LEWISTON – Much-improved conditions off the Oregon coast may signal a reprieve for Snake River and Columbia River salmon and steelhead that have endured a string of lean years in the northern Pacific Ocean.
According to scientists with the National Oceanic and Atmospheric Administration, 2021 posted the second-best ocean condition score across a 24-year dataset and was the best year on record in one key category – the density of northern copepods. The tiny, energy-rich organisms are packed with lipids and, when abundant, can cause an explosion of growth for dozens of species.
“It’s those lipids that are really important for the energy at the base of the food chain,” said Jennifer Fisher, a scientist at the NOAA’s Northwest Science Center who tracks ocean conditions off the coast of Newport, Oregon. “It just translates up the food chain.”
That should mean when juvenile salmon and steelhead flushed out of the Columbia River and into the ocean last spring and summer, they found plenty to eat. The good ocean conditions – which include cold water and abundant upwelling – often lead to higher than average survival for salmon and steelhead during their time in salt water, and thus higher freshwater returns.
If the improved conditions produce a survival bump, it should first be reflected later this year with the return of jack spring chinook, coho salmon and A-run steelhead that spend just one year in salt water. But the bigger payoff could be in 2023 when adult spring and fall chinook salmon and B-run steelhead return home after two or more years at sea.
That is what happened after 2008, the best ocean condition year on record. More than 300,000 steelhead and 88,000 jack spring chinook were counted at Lower Granite Dam in 2009 and adult spring chinook returned in abundant numbers in 2010.
“There is certainly some optimism all along the West Coast and in the Columbia basin given the conditions we are seeing out in the ocean,” said Lance Hebdon, fisheries bureau chief for the Idaho Department of Fish and Game at Lewiston. “We hit the bottom a year or two ago and we may have a little breathing room in the future. The proof will be in adult returns.”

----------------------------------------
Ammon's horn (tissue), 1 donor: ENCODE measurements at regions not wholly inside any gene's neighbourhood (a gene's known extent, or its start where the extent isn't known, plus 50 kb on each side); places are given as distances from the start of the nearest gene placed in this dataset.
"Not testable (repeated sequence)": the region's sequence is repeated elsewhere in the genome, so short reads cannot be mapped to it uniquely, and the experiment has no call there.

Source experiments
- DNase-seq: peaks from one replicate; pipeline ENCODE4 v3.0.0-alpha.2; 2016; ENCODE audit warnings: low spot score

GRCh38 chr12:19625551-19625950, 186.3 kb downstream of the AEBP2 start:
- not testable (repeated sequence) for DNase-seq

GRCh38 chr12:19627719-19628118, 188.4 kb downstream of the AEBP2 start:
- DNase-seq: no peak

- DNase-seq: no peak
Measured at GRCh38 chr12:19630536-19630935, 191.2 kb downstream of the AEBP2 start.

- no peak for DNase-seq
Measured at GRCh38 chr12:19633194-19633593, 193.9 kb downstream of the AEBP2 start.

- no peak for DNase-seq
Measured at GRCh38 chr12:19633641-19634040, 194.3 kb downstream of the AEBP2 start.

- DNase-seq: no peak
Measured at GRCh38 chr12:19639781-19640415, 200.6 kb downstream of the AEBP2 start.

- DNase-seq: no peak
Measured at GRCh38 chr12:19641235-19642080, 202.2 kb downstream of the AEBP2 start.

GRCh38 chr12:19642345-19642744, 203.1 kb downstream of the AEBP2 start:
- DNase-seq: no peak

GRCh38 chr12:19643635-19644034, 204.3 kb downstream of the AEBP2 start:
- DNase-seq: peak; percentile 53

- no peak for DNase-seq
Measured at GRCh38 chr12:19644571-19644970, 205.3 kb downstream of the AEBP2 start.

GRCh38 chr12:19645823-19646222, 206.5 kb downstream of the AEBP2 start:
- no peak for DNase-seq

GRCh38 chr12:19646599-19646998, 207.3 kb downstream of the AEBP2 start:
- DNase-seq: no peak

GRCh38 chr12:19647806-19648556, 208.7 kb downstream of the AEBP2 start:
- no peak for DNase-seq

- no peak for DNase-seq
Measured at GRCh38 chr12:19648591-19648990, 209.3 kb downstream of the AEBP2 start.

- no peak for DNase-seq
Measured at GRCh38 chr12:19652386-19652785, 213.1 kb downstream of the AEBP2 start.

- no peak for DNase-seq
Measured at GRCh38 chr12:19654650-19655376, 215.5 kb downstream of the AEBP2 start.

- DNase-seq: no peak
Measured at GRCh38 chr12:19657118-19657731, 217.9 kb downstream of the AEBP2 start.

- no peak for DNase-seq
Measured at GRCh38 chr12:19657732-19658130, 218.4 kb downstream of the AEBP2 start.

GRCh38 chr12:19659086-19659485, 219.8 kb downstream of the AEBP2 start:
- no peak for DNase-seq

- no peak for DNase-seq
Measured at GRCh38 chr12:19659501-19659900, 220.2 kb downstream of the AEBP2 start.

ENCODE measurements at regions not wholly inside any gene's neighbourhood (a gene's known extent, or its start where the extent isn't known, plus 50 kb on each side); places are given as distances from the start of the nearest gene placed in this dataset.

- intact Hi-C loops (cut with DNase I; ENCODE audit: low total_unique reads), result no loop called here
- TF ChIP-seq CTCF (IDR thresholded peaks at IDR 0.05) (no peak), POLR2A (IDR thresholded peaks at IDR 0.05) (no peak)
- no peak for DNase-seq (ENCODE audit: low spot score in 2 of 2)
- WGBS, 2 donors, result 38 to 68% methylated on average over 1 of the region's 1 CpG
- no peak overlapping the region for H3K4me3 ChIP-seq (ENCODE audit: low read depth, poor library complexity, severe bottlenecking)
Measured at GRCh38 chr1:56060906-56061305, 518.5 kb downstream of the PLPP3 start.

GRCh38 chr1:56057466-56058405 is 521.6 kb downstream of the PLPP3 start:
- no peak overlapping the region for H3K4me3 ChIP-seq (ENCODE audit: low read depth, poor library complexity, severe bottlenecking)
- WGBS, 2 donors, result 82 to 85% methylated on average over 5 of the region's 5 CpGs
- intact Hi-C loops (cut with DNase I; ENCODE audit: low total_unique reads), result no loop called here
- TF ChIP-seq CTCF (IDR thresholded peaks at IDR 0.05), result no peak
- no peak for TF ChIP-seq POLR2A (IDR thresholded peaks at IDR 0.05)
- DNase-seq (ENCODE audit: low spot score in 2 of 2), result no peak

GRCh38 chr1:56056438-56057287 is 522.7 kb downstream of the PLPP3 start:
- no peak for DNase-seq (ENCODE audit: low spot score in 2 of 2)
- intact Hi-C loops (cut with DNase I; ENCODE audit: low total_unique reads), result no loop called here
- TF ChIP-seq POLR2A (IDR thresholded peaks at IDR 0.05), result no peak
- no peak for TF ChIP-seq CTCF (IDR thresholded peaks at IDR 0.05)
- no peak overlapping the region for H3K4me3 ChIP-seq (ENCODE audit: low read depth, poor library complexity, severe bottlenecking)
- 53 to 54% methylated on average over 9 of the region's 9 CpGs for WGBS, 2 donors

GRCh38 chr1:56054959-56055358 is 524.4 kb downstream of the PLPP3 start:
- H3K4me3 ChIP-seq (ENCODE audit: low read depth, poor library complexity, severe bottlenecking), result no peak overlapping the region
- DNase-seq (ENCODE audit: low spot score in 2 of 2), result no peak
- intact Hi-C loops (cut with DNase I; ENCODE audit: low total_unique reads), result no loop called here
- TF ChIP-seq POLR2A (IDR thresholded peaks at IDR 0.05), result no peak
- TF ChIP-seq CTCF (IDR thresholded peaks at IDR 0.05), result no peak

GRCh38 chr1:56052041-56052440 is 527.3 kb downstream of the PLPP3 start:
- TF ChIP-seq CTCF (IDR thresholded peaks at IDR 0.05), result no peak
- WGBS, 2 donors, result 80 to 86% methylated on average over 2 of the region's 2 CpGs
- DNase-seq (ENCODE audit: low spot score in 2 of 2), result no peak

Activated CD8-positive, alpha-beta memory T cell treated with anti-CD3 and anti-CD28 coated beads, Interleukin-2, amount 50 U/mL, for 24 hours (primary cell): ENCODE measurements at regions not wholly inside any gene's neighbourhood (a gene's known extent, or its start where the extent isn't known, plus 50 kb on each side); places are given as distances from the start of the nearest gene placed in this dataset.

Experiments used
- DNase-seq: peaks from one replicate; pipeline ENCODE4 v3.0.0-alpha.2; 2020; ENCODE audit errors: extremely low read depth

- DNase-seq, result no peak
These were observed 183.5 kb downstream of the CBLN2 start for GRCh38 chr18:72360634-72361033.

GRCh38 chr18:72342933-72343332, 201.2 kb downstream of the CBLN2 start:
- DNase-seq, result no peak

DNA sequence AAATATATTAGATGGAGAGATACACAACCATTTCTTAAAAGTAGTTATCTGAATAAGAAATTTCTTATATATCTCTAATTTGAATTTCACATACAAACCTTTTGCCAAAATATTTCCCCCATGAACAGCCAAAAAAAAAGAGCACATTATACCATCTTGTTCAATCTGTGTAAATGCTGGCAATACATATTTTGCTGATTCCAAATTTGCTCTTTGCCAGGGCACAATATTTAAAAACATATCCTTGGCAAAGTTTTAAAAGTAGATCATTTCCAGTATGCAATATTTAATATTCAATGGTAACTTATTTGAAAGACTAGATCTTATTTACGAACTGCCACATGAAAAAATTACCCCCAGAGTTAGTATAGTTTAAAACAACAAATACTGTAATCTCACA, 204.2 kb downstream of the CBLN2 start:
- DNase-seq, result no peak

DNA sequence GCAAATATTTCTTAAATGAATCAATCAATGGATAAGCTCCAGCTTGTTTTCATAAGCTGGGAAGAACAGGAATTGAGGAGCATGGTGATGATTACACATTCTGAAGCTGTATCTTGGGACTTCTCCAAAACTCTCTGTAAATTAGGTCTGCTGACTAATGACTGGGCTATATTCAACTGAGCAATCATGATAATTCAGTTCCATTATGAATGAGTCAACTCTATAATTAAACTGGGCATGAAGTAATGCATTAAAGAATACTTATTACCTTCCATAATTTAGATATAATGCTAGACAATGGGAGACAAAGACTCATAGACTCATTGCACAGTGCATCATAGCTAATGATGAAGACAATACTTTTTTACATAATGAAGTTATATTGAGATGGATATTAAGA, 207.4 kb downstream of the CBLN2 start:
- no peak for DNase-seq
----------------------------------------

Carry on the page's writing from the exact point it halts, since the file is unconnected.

For David Johnson, director of the Nez Perce Tribe Department of Fisheries Resources Management, the change in ocean fortunes couldn’t have been better timed. Last year, the tribe found 42% of wild Snake River spring chinook populations and 19% of wild steelhead are tipping toward extinction.
“It is really a blessing that the ocean is looking like it does,” Johnson said. “We are just really happy about that.”
He wants the region to move swiftly so fisheries managers can take advantage of expected higher returns of wild spring and summer chinook salmon from places like the middle and south forks of the Salmon River. Johnson and the tribe has advocated for taking a portion of those fish – protected as threatened under the Endangered Species Act – and placing them in an emergency hatchery program. Under the tribe’s plan, the hatchery would be located in the lower Columbia River so the fish would not have to contend with dams on the Columbia and Snake rivers.
“I feel like we have to race to get something done knowing there is going to be a downturn, that the climate is changing and we have to deal with that,” he said. “Having more fish back certainly kind of puts us in a different place relative to harvest. There may be some semblance of a fishery. But relative to the wild populations we have been so concerned about, I think this is a sign we’ve got to get off our duff and get going and do what we can while we have some fish on hand.”
Fisher said how long the good conditions will last is anybody’s guess. In decades past, ocean conditions have been cyclical and fairly reliable but they have become more erratic of late, possibly a symptom of climate change.
Johnson fears a return of poor conditions that started with a marine heat wave known as The Blob in 2014. The warm water hammered salmon and steelhead runs up and down the West Coast. Starting then and continuing into the following six or so years, Fisher said southern copepods that are smaller and lower in lipids dominated coastal waters. Returns of salmon and steelhead were largely below average and in some years were dismal.
“Fingers crossed,” Fisher said, that “maybe we are going into a longer (good ocean) cycle or maybe we have broken a warm cycle and may now get a few years of decent ocean conditions.”
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